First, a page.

186 S.W.3d 272 (Mo.banc. 2006), S.C. 87121, State ex rel. Broadway-Washington Associates, Ltd. v. Manners

Docket Nº:S.C. 87121.
Citation:186 S.W.3d 272
Party Name:STATE ex rel. BROADWAY-WASHINGTON ASSOCIATES, LTD., Relator, v. The Honorable Michael W. MANNERS, Respondent.
Case Date:March 21, 2006
Court:Supreme Court of Missouri

Page 272

186 S.W.3d 272 (Mo.banc. 2006)

STATE ex rel. BROADWAY-WASHINGTON ASSOCIATES, LTD., Relator,

v.

The Honorable Michael W. MANNERS, Respondent.

No. S.C. 87121.

Supreme Court of Missouri, En Banc.

March 21, 2006

Appeal From: Original Proceeding in Prohibition

Page 273

W. Edward Reeves, Caruthersville, Rhonda E. Smiley, Kansas City, for Relator.

Steven E. Mauer, Jeremiah J. Morgan, Megan J. Redmon, Lucille R. Myles, Timothy P. Price, Kansas City, MO, for Respondent.

Frederick H. Riesmeyer, II, Kansas City, Eric J. Shane, New York, NY, for Amicus Curiae.

OPINION

RICHARD B. TEITELMAN, Judge.

Relator Broadway-Washington Associates, Ltd. ("Broadway"), seeks a writ of prohibition barring respondent from taking any further action other than sustaining Broadway's motion to dismiss the underlying condemnation action. The Tax Increment Financing Commission of Kansas City filed a condemnation petition five years after the adoption of the ordinance approving the redevelopment project. The

Page 274

circuit court entered an order of condemnation. Section 99.810.1(3), RSMo 2000, 1 requires that the subject property be "acquired" within five years of the adoption of the ordinance. Filing a condemnation petition does not result in the acquisition of private property. Therefore, the circuit court was without jurisdiction to enter an order of condemnation, and the preliminary writ of prohibition previously issued is made absolute.

FACTS

The Real Property Tax Increment Allocation Redevelopment Act sections 99.800 to 99.865 authorizes municipalities to utilize eminent domain to take private property to facilitate redevelopment.2 On September 2, 1999, the City of Kansas City passed an ordinance authorizing a redevelopment plan under the act that included land owned by Broadway. The ordinance became effective on September 12, 1999.

On September 13, 2004, the commission filed a condemnation petition seeking to acquire Broadway's property. Broadway filed a motion to dismiss, asserting that the trial court lacked subject matter jurisdiction because section 99.810.1(3) provides that the commission had to acquire the property within five years of the adoption of the ordinance. Broadway argued that filing a condemnation petition did not result in the acquisition of Broadway's property and the condemnation was untimely under section 99.810.1(3). The circuit court overruled Broadway's motion.

On July 13, 2005, the circuit court entered an order of condemnation. A hearing was held to determine the value of the property that was taken from Broadway. Broadway was awarded $3.23 million, and that amount was paid into the circuit court's registry on October 18, 2005. On November 1, 2005, this Court entered a preliminary writ of prohibition.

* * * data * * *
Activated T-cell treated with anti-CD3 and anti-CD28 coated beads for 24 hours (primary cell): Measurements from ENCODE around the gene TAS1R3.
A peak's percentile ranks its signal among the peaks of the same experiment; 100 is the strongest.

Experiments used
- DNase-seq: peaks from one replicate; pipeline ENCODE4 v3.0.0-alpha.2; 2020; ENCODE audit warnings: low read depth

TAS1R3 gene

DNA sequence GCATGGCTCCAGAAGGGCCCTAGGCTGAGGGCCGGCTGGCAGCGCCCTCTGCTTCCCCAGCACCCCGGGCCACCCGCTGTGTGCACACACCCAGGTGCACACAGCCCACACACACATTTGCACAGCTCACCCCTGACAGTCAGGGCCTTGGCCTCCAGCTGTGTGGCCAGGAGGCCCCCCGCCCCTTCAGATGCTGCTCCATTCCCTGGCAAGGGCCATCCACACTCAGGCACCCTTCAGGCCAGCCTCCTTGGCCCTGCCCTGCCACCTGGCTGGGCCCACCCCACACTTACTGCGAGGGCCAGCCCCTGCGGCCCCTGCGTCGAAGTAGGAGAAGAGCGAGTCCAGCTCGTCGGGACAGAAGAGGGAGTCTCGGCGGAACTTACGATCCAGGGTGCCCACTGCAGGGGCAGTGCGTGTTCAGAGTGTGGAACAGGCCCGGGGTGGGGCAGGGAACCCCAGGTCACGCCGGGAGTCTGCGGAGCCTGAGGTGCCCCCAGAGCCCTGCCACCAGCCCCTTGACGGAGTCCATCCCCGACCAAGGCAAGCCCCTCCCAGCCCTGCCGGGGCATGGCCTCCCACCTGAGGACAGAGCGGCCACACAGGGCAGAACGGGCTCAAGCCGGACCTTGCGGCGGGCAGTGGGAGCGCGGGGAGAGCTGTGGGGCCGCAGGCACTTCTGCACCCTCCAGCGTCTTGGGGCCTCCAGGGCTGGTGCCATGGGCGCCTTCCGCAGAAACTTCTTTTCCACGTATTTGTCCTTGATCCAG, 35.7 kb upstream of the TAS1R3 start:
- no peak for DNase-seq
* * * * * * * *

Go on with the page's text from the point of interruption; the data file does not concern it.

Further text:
Broadway argues that the word "acquired" as used in section 99.810.1(3) means that title to the property must be transferred within five years of the adoption of the ordinance.3 Conversely, the commission argues that the word "acquired" refers to filing a condemnation petition. The commission asserts that Broadway's position misconstrues the statutory language and would enable a landowner to employ delay tactics preventing the acquisition of property within the five-year timeline.

ANALYSIS

I. Prohibition

Prohibition is a discretionary writ that may be issued to prevent an abuse of judicial discretion, to avoid irreparable harm to a party, or to prevent exercise of extra-jurisdictional power. State ex rel. York v. Daugherty, 969 S.W.2d 223, 224 (Mo.banc 1998). A writ of prohibition may be issued if condemnation proceedings are unauthorized....

To continue reading

FREE SIGN UP
25 practice notes
22 cases
  • 238 S.W.3d 177 (Mo.App. W.D. 2007), WD 66416, Furne v. Director of Revenue
    • United States
    • Missouri Court of Appeals of Missouri
    • August 28, 2007
    ...cause based upon its assessment of th[e] evidence and the officer's own equivocation of the existence of probable cause." York, 186 S.W.3d at 272. Thus, the Court gave deference to the trial court's judgment even though considering uncontroverted evidence. The Missouri Supreme Court fu......
  • 371 S.W.3d 824 (Mo.App. W.D. 2012), WD 72606, Harvey v. Director of Revenue
    • United States
    • Missouri Court of Appeals of Missouri
    • May 9, 2012
    ...cause based upon its assessment of th[e] evidence and the officer's own equivocation of the existence of probable cause." York, 186 S.W.3d at 272. As this Court later noted in Furne v. Director of Revenue, 238 S.W.3d 177, 180 (Mo.App. W.D.2007), " [t]hus, the [ York ] Court gave d......
  • 322 S.W.3d 610 (Mo.App. E.D. 2010), ED 94471, St. Louis County v. Berck
    • United States
    • Missouri Court of Appeals of Missouri
    • October 12, 2010
    ...over the condemnation action. County cites the Supreme Court's ruling in State ex rel. Broadway-Washington Assocs., Ltd. v. Manners, 186 S.W.3d 272 (Mo. banc 2006), as support for its claim that the trial court lacked jurisdiction and was required to dismiss the condemnation action after fi......
  • 412 S.W.3d 459 (Mo.App. S.D. 2013), SD 32419, Letterman v. Director of Revenue
    • United States
    • Missouri Court of Appeals of Missouri
    • October 28, 2013
    ...trial court to conclude that there was probable cause to arrest Letterman for operating a vehicle while intoxicated. See, e.g., York, 186 S.W.3d at 272 (although uncontested indicia of intoxication included " the smell of alcohol, the fact that York's eyes were watery, bloodshot and gl......
  • Free signup to view additional results
3 books & journal articles